Meanwhile across the hall Dahlia planned out each word on how she was going to have her own way. She was not going to any school for the blind. She wasn’t going anywhere that was so far away, and she didn’t need anyone’s help. She was blind, and this is the way it was. The dancing now was nothing but a dream. She pulled the covers up over her and drifted off into dreams about her non-existence.

Before either of them realized it, the sun was shining in the windows, and the teacher was knocking on her door announcing it was time to get up and get dressed. Breakfast would be soon, so let’s get cracking!

Dahlia roller over and covered herself up with her blankets and ignored the warnings of the teacher. While breakfast was being fixed, Dahlia once again went over in her mind what she was going to say, in order not to go. Soon there was another knock and since no one answered, the teacher walked in and saw that Dahlia was not dressed and ready to eat.

She walked over to the bed and ripped the blankets off causing such a force that they ended up lying on the floor. She grabbed a hold of Dahlia’s night-gown and pulled her to a sitting position and began to take off her night-clothes. Dahlia let out a gasp and was yelling and fighting with her hands to get the teacher to go away.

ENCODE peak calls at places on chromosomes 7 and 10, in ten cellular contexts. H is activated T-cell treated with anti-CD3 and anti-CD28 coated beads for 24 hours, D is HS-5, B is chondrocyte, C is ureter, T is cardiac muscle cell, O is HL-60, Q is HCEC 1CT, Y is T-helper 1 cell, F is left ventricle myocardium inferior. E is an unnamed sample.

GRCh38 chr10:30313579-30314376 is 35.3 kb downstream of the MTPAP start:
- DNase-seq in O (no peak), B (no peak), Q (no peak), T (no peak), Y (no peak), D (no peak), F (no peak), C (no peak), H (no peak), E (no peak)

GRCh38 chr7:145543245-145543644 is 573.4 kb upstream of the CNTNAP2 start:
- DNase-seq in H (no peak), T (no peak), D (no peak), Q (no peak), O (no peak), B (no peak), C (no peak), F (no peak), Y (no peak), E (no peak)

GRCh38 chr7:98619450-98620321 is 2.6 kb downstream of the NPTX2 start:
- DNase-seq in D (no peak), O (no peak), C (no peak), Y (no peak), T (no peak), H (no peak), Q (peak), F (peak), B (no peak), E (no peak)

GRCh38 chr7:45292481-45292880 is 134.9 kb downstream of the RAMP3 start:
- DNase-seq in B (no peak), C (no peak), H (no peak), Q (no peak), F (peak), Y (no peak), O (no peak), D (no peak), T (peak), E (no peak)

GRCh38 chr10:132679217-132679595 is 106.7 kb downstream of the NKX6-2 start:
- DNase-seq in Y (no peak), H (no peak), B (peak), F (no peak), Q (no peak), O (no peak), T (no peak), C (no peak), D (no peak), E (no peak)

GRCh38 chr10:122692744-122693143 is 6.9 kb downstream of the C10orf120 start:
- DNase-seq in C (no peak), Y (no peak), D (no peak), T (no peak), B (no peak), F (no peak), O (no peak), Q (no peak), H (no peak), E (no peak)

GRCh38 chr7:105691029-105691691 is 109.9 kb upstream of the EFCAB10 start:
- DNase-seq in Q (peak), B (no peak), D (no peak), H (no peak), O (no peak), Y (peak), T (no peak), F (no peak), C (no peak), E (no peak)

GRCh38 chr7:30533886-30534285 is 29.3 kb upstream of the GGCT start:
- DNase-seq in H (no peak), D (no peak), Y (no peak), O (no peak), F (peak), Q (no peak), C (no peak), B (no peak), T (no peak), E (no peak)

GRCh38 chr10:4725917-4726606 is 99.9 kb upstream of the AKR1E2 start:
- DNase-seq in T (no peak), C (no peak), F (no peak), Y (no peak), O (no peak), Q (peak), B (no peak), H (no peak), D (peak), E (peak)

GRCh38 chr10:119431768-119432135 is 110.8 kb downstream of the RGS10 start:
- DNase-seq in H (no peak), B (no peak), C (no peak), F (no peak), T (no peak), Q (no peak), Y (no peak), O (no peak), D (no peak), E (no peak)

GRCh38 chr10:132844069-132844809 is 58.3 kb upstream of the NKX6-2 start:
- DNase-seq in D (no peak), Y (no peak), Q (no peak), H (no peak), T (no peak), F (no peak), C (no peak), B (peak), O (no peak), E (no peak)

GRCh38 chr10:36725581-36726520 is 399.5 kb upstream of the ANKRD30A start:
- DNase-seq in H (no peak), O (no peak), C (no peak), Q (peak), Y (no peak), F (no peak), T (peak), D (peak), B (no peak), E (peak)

Teacher said, if you are not going to do this yourself, I am going to do it for you! We are going to this school, we are going to visit it and there will be no more bad actions from your end! Now let’s get moving!

Dahlia still fought, but the teacher pulled her nightgown off and with struggling from both sides and words flying, Dahlia was dressed. She walked her over to the bathroom, and sat her on the stool, and proceeded to wash her face and then braided her hair.

After all was complete, she told Dahlia, lets’ go to the kitchen and eat our already cold food. Dahlia sat, not moving, and once again, teacher helped her up and took her hand and guided her out of the bathroom. Before Dahlia could express any of her planned arguments, she was seated in a kitchen chair, and her plate was in front of her.

Teacher said a quick thank you to God for this food and then began to eat. Dahlia realizing she was not going to win, started to eat, but taking small bites, delaying their trip and the goal to be being late for this school.

There was no winning, if Dahlia didn’t eat, teacher was going to help her. Both ate in silence. It was so quiet, you could hear a mouse running along the floor boards. After breakfast, Dahlia sat, and the teacher cleaned up the dirty dishes. Soon a car honked out front, and teacher told her that she had made arrangements for a ride to the school, so it was time to go. With a slight tug of the shoulder, Dahlia got up and they both walked out the door, teacher smiling and waving to her friend that was driving them, and Dahlia with a big frown.